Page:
Several Circles, January - February 1926. Oil on canvas, 140.3 x 140.7 cm. Solomon R. Guggenheim Museum, New York.

Kandinsky, revolutionary synesthete

It is said that Russian painter Wassily Kandinsky revolutionised art. The inventor of Abstract Art created works which completely left tradition behind and gave modern art a new direction. How revolutionary his ideas and theories were can be proven by a quick look at his biography. Like many other artists of his kind he got in trouble with several political systems.

Untitled, 1915. Watercolour and ink on paper, 22.7 x 33.8 cm. Albertina, Vienna.
Untitled, 1915. Watercolour and ink on paper, 22.7 x 33.8 cm. Albertina, Vienna.

After having worked for the Soviet regime in post-revolutionary Russia, he – with many other intellectuals – had to leave the country when the Communists tightened control to establish their dictatorship. Then, after living in Germany where he had a very creative period at the Bauhaus, he had to go into French exile after enduring defamation by Nazi propaganda. After that he left Paris to escape from the Occupied Zone, settling in the south of France.

Several Circles, January - February 1926. Oil on canvas, 140.3 x 140.7 cm. Solomon R. Guggenheim Museum, New York.
Several Circles, January – February 1926. Oil on canvas, 140.3 x 140.7 cm. Solomon R. Guggenheim Museum, New York.

In his text Concerning the Spiritual in Art Kandinsky presents his art theory treating colour and shape. For Kandinsky, colours are a medium to express emotions rather than to depict reality. Kandinsky not only sees but feels them: according to him, blue, for example, is a concentric colour which fits best to the shape of a circle. Contrary to that, yellow is an eccentric colour, best fitting to the shape of a triangle. He regards it as “keen” and wonders about the coincidence that lemons (sour) are yellow (same counts for the shrill singing of a canary bird).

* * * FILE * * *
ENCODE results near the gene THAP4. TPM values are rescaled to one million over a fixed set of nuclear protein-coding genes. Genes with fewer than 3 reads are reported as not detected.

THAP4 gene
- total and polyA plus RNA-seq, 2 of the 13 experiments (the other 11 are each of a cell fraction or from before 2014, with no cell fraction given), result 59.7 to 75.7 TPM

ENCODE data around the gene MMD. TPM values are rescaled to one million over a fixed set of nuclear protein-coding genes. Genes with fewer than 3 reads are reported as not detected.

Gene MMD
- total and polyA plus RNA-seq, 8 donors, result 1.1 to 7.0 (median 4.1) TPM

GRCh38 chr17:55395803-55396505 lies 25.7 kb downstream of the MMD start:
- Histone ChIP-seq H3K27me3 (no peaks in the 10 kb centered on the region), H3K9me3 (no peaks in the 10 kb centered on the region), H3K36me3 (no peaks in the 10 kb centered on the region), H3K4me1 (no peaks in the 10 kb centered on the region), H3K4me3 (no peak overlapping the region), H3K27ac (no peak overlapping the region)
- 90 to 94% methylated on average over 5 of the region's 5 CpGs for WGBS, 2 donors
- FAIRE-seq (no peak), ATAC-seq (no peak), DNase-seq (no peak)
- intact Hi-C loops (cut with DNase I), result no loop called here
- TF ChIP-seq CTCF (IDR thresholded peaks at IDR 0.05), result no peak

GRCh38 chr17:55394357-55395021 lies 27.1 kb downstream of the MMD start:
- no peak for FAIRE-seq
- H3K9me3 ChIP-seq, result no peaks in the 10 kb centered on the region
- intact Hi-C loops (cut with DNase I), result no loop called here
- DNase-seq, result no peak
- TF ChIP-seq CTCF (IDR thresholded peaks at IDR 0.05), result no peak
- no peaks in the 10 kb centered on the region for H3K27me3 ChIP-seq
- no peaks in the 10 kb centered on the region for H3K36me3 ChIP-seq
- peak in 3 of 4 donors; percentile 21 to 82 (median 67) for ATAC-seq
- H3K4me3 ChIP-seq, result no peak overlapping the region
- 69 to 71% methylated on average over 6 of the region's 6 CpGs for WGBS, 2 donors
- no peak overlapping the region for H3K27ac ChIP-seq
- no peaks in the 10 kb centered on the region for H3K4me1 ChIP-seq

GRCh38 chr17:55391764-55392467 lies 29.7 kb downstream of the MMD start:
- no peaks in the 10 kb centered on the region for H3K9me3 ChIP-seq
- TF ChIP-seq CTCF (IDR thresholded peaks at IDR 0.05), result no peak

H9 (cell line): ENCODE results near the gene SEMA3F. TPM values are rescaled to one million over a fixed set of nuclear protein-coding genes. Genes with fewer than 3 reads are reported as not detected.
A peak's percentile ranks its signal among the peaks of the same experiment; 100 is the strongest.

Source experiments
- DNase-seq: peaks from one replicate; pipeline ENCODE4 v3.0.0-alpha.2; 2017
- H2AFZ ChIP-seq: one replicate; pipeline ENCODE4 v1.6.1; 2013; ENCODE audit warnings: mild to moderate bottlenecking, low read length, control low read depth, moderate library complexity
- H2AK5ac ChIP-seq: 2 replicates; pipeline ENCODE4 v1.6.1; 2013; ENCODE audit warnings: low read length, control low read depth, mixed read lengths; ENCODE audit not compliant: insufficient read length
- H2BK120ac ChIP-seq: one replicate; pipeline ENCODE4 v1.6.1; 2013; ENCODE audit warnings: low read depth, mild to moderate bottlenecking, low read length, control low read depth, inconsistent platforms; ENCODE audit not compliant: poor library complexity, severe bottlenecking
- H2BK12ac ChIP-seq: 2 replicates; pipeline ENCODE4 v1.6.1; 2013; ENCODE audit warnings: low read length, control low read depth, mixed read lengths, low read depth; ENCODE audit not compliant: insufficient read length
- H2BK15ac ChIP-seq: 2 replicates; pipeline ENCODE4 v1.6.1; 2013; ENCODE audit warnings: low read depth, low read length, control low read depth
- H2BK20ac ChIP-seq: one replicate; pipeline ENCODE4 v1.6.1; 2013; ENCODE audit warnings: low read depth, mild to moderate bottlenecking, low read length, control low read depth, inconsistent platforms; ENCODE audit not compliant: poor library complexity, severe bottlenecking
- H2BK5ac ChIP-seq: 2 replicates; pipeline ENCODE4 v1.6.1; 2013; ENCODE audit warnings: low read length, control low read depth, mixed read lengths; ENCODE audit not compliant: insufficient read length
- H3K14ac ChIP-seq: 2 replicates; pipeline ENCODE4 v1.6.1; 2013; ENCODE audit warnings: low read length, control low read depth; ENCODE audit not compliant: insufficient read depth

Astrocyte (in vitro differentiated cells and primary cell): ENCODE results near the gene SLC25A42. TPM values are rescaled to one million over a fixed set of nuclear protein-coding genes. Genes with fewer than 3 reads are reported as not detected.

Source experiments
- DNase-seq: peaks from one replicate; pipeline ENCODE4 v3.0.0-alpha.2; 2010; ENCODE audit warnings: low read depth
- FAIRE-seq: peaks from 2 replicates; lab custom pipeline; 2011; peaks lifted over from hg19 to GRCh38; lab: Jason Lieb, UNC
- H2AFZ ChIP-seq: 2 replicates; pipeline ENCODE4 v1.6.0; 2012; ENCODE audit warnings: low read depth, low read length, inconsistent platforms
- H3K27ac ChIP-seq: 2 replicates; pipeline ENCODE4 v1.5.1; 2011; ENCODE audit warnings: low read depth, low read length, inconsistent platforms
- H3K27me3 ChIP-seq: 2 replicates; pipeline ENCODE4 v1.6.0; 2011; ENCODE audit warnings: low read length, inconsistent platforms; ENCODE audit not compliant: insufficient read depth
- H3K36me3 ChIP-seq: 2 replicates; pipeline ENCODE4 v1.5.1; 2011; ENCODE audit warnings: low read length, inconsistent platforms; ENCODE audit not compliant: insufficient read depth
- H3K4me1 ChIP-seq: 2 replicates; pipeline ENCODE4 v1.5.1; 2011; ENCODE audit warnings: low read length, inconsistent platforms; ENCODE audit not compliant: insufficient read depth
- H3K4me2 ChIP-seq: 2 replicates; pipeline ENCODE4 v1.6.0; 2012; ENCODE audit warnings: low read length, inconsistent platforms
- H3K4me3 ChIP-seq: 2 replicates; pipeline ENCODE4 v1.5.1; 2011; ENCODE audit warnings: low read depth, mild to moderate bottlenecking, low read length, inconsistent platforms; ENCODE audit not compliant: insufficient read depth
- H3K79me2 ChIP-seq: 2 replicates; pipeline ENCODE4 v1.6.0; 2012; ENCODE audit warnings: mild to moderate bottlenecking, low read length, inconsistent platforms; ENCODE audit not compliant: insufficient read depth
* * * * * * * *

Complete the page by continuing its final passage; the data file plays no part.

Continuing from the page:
Dominant Curve, April 1936. Oil on canvas, 129.2 x 194.3 cm. Solomon R. Guggenheim Museum, New York.
Dominant Curve, April 1936. Oil on canvas, 129.2 x 194.3 cm. Solomon R. Guggenheim Museum, New York.

A slight synesthesia might have influenced his theories, but it is rather a general understanding of colours and their effects on the human mind that guide his writings. Leaving all representational matters behind, he tried to find a subconscious truth below the surface of appearance – a free thinker at its best.